PERMISSION is being sought for plans to convert a church in Cleator Moor into an art an craft centre.

Copeland Borough Council has received an application to convert St John the Evangelist Church, Cleator Moor into an art and craft centre by NR Design Services Ltd on behalf of applicant Hui Wang.

The plans would make use of, and retain, the existing structure with no changes being carried out to the structural elements.

However, pews will be repositioned to create space for the retail use. The church ceased to be a place of worship on March 19 2017 and has sat unused since then.

The proposal for St John the Evangelist Church is for it to house West Cumbria Arts and Craft, a business start-up launched by Miss Wang who has experience with similar enterprises in Portpatric, Penrith, Camalot, Preston and York.

A company, Arty Craft Limited, will be formed after planning permission has been approved for the church in Cleator Moor.

In her business plan, Miss Wang said that the company has low start-up costs and enthusiastic owners. She hopes that the company will encourage local people to engage in leisure activities.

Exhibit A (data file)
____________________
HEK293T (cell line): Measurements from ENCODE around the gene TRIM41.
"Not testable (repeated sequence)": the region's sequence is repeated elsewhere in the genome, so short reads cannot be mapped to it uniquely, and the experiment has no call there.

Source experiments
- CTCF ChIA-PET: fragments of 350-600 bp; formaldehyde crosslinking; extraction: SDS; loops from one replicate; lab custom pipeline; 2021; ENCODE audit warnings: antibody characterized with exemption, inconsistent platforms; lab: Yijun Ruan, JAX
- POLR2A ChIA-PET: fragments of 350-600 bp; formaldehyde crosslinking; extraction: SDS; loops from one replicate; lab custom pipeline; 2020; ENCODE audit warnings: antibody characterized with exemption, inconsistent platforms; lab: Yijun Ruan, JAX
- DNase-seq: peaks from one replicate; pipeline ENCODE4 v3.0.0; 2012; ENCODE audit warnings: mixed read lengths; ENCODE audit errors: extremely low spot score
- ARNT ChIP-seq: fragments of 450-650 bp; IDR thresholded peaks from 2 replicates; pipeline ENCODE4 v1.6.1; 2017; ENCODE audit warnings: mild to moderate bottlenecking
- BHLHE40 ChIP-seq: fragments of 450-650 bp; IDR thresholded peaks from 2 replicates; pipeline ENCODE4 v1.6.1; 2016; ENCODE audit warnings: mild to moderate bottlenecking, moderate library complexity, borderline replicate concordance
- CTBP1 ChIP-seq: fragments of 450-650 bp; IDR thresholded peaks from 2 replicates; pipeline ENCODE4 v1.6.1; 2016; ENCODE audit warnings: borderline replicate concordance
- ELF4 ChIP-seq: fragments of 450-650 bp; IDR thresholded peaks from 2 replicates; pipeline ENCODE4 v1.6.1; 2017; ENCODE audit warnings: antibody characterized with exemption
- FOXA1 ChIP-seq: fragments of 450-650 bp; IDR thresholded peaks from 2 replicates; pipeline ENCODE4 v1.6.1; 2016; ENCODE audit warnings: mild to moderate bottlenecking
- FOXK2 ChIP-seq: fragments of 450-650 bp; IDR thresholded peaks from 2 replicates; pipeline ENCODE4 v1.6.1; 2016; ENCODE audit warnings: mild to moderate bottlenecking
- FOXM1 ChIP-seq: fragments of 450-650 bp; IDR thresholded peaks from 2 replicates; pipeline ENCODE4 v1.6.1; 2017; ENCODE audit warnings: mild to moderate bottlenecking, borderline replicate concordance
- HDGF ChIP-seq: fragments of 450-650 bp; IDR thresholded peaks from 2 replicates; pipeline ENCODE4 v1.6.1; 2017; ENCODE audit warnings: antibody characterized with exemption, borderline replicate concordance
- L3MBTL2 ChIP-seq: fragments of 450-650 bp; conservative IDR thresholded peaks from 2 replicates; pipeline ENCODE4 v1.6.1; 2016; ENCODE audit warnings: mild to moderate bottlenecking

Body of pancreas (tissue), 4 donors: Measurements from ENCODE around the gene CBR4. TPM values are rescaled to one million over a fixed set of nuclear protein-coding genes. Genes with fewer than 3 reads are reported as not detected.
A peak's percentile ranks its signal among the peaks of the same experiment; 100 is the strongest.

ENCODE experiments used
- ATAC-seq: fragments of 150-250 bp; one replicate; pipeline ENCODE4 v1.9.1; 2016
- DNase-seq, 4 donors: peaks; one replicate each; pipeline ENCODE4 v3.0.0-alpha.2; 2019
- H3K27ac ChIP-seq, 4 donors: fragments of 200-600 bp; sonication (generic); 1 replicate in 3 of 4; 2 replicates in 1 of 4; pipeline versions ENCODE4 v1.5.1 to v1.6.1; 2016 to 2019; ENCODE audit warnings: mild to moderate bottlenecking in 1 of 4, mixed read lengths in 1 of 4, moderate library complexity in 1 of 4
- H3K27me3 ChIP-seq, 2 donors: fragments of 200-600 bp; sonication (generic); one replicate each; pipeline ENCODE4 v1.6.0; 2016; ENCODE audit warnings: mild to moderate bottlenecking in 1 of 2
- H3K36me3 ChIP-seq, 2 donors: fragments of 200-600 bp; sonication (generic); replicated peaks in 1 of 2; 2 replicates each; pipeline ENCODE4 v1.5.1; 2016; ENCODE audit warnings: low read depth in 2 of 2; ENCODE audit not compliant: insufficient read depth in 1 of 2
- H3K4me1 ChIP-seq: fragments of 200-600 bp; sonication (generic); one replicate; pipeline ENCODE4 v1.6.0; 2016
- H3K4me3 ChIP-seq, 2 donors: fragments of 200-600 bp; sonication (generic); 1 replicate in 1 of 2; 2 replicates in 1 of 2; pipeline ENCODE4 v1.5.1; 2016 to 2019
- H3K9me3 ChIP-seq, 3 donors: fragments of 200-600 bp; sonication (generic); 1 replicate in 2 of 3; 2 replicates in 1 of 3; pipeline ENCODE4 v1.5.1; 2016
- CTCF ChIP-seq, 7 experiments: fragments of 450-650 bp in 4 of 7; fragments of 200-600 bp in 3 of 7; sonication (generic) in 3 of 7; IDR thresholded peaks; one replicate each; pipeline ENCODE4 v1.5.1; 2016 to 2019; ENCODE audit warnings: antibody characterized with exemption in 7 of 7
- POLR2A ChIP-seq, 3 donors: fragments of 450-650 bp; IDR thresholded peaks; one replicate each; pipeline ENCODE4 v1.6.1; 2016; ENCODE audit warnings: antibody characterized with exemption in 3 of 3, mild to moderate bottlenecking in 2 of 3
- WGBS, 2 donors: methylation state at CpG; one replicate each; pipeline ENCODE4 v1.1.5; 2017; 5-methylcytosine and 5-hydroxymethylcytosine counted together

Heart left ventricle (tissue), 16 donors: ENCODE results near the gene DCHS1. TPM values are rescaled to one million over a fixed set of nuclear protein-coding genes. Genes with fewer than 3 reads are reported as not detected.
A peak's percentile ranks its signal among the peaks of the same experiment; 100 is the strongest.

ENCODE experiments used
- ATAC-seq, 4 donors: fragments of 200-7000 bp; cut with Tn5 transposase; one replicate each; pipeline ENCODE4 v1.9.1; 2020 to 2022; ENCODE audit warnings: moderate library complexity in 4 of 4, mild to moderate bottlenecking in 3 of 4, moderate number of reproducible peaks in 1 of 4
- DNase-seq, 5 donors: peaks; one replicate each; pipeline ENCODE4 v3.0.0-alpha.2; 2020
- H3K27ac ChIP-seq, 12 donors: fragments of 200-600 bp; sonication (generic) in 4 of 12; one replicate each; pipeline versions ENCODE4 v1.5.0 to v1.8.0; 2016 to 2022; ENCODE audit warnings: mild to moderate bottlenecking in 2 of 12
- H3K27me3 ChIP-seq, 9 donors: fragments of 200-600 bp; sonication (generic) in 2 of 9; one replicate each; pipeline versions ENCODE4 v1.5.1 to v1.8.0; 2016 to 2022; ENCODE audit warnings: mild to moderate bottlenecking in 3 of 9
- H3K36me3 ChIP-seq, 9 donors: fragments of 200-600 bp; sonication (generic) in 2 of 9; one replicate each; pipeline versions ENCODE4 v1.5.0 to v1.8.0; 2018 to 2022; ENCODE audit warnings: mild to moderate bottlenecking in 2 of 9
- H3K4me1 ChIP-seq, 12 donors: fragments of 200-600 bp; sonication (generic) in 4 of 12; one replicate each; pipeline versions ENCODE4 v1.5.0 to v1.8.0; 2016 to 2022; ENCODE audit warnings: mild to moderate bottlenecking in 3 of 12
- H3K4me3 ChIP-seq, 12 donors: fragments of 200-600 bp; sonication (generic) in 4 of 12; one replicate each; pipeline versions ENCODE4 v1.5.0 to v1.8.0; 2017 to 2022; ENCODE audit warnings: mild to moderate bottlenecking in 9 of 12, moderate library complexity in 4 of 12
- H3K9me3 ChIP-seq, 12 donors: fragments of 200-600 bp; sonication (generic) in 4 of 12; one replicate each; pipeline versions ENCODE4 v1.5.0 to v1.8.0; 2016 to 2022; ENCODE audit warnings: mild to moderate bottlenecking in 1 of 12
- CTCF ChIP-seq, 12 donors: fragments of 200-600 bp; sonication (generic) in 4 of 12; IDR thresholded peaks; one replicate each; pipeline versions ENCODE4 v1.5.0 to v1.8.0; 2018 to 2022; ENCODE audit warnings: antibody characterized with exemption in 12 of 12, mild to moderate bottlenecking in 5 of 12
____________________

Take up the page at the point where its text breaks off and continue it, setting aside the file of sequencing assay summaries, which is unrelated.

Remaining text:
However on balance, she said that work is needed to prepare the building so that it’s ready to be opened up to the public and maintenance costs of a large listed building need to be taken into account.

Arty Craft Limited’s plan involves a number of stalls being placed in the church to each sell different sustainable and homemade products.

They acknowledge that the company faces competition from Etsy’s online sellers, craft work on Amazon, Mitchell’s auction house in Cockermouth and the Mitchell’s car boot sale which takes place every Sunday.

Their short term plan involves around 6 to 8 months preparing the building for opening and time to develop the concept.

Miss Wang’s application pencils in September 2022 as the start-up date with a forecast of £50,000 of sales in year one.

Speaking of her long term plan she said it was to “Build a warm and welcoming place for the local arts and craft community to meet up, and pass on their skills and disciplines and make a viable business.”

She projects a 20 per cent increase in turnover by the second year of trading and a 40 per cent turnover by year three.